Our natural environment does not end at artificial, political borders. It is no surprise that the natural features on both sides of the border are very alike and Saxon-Bohemian Switzerland represents one entity of great value for natural conservation and tourism.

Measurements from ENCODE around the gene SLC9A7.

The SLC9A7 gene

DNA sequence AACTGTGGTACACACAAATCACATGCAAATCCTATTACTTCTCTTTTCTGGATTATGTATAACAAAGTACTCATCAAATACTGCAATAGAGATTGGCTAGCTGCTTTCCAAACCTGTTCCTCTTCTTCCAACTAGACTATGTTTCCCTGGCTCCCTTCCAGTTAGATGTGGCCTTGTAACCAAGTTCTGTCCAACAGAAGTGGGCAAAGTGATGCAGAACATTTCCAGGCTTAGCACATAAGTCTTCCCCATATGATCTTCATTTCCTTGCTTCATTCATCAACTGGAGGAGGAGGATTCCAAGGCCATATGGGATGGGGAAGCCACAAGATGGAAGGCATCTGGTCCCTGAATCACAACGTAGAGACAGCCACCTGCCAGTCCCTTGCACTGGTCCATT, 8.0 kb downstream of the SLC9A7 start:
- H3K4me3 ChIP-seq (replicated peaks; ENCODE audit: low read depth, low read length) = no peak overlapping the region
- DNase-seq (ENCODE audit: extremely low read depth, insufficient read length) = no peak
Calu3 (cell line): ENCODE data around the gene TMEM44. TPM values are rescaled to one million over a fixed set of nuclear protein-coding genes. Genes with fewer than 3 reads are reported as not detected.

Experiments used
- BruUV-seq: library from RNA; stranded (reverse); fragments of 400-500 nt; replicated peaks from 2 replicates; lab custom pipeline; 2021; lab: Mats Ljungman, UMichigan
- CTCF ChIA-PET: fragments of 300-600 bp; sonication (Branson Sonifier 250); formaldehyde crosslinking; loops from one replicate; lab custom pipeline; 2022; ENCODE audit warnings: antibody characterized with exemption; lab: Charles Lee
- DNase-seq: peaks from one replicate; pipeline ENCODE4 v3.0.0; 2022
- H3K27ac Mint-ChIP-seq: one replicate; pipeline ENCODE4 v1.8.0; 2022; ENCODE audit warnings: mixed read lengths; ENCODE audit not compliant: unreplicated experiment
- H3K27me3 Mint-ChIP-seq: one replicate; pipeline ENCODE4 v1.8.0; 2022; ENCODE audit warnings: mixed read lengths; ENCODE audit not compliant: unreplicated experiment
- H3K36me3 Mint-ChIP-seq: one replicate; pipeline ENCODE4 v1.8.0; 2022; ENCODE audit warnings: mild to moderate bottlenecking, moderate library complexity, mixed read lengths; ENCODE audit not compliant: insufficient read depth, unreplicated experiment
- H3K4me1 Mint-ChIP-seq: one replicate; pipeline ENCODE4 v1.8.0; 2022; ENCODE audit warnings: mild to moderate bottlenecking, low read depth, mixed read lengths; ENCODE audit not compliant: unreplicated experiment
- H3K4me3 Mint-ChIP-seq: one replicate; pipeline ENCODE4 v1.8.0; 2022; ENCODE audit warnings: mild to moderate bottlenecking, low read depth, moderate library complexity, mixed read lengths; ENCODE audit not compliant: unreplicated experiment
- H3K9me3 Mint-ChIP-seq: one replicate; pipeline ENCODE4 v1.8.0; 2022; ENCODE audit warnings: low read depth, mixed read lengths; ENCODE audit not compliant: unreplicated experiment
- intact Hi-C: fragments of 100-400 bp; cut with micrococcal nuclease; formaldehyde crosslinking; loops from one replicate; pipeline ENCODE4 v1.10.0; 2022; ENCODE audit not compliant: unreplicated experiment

Until the mid-15th century these hard-to-access forests and rocky landscapes of the Elbe Sandstone Mountains were part of the “Bohemian Woods”. The Treaty of Eger (1459) laid down the border between Bohemia and Saxony. Its course has remained largely unchanged throughout history and it did not prevent the relations between the dwellers on both sides of the border to flourish. This close relationship between Czechs and Germans, however, was heavily challenged and damaged in the 20th century. These effects are still evident today, despite some successful rapprochement efforts in the recent past. First efforts to establish large-scale, cross-border conservation date back to the 1940s (large-scale protection of the Elbe River basin between Leitmeritz and Riesa (1939/41)). From the second half of the 1950s, Bohemian and Saxon conservationists and regional planners tested the possibilities of cross-border nature and landscape protection. After the designation of the Saxon Switzerland Conservation Area (1956), the Czechoslovak side agreed to establish a conservation area in Bohemian Switzerland. It was to connect directly to the Saxon nature reserve along the border. This was achieved in 1972 with the designation of the LSG Labské pískovce (Elbe Sandstone Mountains). Subsequently a solid, professional and friendly relationship evolved between the head of the LSG Labské pískovce, Zdenek Řehák, and the Sebnitz District Conservation Officer Dietrich Graf, involving other actors of natural conservation too. At the opening of the Saxon Switzerland National Park the Minister of Environment of the ČSFR, Ivan Dejmal, announced the establishment of the “Bohemian Switzerland” National Park adjacent to the “rear section” of Saxon Switzerland National Park. The national parks on both sides of the border should also form a bridge between the people of Bohemia and Saxony in addition to protecting an inseparable landscape.